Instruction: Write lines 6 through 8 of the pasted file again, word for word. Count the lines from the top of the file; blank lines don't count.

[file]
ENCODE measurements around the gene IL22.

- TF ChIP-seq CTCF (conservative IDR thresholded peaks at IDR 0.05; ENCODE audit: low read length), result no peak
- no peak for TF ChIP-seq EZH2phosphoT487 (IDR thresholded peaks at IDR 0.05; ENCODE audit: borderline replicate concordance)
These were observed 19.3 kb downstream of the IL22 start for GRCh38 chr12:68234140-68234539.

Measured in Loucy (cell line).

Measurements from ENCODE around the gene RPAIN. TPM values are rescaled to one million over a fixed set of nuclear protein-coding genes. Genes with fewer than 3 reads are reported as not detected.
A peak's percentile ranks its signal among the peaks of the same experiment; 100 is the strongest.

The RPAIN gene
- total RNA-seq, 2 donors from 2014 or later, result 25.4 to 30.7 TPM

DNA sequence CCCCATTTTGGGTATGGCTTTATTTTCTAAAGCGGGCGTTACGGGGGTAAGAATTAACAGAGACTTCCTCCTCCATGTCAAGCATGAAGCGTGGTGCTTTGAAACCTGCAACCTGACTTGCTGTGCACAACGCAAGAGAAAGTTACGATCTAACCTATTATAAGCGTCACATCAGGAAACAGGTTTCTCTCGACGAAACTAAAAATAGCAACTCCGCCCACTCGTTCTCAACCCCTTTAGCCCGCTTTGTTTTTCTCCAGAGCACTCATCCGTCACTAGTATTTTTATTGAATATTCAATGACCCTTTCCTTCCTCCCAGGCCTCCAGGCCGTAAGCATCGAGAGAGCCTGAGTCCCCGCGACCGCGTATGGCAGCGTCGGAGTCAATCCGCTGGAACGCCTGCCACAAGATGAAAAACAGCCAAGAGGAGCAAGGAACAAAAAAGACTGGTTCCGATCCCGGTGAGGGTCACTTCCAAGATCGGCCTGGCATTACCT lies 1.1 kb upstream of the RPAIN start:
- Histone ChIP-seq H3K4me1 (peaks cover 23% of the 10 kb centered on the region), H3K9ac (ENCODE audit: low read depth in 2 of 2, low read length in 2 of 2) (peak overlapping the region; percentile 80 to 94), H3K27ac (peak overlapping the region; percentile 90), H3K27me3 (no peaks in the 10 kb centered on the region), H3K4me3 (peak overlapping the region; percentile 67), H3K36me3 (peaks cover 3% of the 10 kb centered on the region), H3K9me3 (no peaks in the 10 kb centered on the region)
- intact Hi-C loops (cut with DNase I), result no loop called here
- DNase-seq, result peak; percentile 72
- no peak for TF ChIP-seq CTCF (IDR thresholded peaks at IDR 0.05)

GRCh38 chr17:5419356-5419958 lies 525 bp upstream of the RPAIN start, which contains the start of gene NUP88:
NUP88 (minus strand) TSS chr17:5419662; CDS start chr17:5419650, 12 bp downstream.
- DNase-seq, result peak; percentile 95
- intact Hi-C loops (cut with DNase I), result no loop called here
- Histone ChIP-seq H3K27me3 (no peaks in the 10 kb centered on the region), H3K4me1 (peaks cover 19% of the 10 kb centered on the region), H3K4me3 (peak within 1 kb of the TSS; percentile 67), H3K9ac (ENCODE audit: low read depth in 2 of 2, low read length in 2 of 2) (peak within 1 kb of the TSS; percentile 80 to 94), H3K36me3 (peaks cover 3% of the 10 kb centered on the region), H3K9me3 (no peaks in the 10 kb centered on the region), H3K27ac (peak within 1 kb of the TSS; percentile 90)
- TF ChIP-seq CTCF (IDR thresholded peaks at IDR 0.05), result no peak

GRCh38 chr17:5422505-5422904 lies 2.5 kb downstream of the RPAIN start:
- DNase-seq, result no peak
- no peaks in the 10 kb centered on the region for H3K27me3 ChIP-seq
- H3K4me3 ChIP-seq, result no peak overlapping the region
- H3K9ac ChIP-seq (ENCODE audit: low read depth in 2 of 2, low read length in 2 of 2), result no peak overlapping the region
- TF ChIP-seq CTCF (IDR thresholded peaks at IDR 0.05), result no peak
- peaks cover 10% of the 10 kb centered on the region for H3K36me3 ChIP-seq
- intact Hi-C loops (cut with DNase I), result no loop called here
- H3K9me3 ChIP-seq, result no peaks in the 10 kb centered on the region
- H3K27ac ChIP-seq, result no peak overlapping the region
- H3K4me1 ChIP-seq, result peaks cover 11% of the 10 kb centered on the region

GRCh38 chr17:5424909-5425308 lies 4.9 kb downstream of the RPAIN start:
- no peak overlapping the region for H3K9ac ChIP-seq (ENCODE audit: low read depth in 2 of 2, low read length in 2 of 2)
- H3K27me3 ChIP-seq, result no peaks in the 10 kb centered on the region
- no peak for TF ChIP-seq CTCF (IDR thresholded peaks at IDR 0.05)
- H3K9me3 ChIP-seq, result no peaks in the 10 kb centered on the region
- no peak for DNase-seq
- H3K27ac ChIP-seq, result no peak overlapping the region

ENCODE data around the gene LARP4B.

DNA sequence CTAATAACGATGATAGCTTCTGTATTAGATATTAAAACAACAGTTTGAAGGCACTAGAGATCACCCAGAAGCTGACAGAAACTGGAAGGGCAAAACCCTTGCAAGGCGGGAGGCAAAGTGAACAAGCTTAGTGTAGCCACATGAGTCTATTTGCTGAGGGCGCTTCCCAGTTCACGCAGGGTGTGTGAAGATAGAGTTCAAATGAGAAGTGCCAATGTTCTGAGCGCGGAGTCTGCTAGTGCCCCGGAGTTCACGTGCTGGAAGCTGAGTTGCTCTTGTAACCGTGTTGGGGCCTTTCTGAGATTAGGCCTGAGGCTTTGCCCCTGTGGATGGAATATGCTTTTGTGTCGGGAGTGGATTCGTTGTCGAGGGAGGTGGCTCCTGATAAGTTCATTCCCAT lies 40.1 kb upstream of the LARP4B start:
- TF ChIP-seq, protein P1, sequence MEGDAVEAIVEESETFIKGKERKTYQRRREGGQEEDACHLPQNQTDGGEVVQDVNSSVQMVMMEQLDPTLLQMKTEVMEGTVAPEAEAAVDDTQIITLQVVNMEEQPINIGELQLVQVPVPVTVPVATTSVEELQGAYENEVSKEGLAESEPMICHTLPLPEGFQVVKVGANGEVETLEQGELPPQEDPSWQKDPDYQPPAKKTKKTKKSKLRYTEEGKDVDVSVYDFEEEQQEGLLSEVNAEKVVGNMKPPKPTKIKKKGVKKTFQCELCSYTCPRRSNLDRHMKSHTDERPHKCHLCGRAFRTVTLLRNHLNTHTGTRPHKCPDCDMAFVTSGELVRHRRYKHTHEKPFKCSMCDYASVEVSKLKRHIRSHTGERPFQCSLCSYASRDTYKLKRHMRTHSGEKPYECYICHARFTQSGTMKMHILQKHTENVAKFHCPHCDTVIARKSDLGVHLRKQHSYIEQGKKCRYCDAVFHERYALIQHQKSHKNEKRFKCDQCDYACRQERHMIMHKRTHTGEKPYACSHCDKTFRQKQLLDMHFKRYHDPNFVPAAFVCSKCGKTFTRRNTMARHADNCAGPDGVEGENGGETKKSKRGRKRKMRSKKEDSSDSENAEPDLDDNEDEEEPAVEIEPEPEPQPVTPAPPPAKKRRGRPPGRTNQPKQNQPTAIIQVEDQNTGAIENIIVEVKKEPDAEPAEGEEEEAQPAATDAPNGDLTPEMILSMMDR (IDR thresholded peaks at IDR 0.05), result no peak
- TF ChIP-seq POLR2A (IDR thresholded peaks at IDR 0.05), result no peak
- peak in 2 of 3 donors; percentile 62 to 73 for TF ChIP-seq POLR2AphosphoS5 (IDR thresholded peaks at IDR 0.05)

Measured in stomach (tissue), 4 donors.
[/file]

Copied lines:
Measurements from ENCODE around the gene RPAIN. TPM values are rescaled to one million over a fixed set of nuclear protein-coding genes. Genes with fewer than 3 reads are reported as not detected.
A peak's percentile ranks its signal among the peaks of the same experiment; 100 is the strongest.

The RPAIN gene